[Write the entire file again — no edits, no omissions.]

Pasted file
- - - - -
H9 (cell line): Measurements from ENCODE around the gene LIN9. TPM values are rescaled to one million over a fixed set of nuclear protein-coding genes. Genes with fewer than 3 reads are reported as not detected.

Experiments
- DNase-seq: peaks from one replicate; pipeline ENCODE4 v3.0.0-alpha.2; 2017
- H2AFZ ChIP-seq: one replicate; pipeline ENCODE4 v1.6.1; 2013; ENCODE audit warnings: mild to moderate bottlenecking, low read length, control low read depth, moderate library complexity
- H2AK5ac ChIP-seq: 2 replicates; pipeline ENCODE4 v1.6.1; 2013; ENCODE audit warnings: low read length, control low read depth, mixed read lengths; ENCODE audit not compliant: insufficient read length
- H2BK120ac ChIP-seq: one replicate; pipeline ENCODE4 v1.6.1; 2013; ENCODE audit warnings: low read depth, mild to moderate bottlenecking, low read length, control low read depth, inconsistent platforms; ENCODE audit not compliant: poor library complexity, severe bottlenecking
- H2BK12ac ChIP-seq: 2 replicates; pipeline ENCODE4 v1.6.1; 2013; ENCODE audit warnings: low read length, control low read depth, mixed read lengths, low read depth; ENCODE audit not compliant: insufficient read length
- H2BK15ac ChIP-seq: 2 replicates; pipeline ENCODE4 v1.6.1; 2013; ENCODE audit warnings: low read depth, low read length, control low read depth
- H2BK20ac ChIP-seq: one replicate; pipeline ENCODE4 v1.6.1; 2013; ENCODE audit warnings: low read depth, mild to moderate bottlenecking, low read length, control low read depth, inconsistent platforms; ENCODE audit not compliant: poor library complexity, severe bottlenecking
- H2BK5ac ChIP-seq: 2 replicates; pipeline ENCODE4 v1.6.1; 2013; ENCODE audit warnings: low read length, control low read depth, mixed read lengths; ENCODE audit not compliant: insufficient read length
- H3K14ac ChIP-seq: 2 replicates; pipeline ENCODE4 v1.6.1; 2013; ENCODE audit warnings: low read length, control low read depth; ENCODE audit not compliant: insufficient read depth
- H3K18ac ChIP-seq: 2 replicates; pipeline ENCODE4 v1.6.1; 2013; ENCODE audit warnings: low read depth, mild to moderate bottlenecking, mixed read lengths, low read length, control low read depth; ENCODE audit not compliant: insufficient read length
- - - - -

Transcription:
H9 (cell line): Measurements from ENCODE around the gene LIN9. TPM values are rescaled to one million over a fixed set of nuclear protein-coding genes. Genes with fewer than 3 reads are reported as not detected.

Experiments
- DNase-seq: peaks from one replicate; pipeline ENCODE4 v3.0.0-alpha.2; 2017
- H2AFZ ChIP-seq: one replicate; pipeline ENCODE4 v1.6.1; 2013; ENCODE audit warnings: mild to moderate bottlenecking, low read length, control low read depth, moderate library complexity
- H2AK5ac ChIP-seq: 2 replicates; pipeline ENCODE4 v1.6.1; 2013; ENCODE audit warnings: low read length, control low read depth, mixed read lengths; ENCODE audit not compliant: insufficient read length
- H2BK120ac ChIP-seq: one replicate; pipeline ENCODE4 v1.6.1; 2013; ENCODE audit warnings: low read depth, mild to moderate bottlenecking, low read length, control low read depth, inconsistent platforms; ENCODE audit not compliant: poor library complexity, severe bottlenecking
- H2BK12ac ChIP-seq: 2 replicates; pipeline ENCODE4 v1.6.1; 2013; ENCODE audit warnings: low read length, control low read depth, mixed read lengths, low read depth; ENCODE audit not compliant: insufficient read length
- H2BK15ac ChIP-seq: 2 replicates; pipeline ENCODE4 v1.6.1; 2013; ENCODE audit warnings: low read depth, low read length, control low read depth
- H2BK20ac ChIP-seq: one replicate; pipeline ENCODE4 v1.6.1; 2013; ENCODE audit warnings: low read depth, mild to moderate bottlenecking, low read length, control low read depth, inconsistent platforms; ENCODE audit not compliant: poor library complexity, severe bottlenecking
- H2BK5ac ChIP-seq: 2 replicates; pipeline ENCODE4 v1.6.1; 2013; ENCODE audit warnings: low read length, control low read depth, mixed read lengths; ENCODE audit not compliant: insufficient read length
- H3K14ac ChIP-seq: 2 replicates; pipeline ENCODE4 v1.6.1; 2013; ENCODE audit warnings: low read length, control low read depth; ENCODE audit not compliant: insufficient read depth
- H3K18ac ChIP-seq: 2 replicates; pipeline ENCODE4 v1.6.1; 2013; ENCODE audit warnings: low read depth, mild to moderate bottlenecking, mixed read lengths, low read length, control low read depth; ENCODE audit not compliant: insufficient read length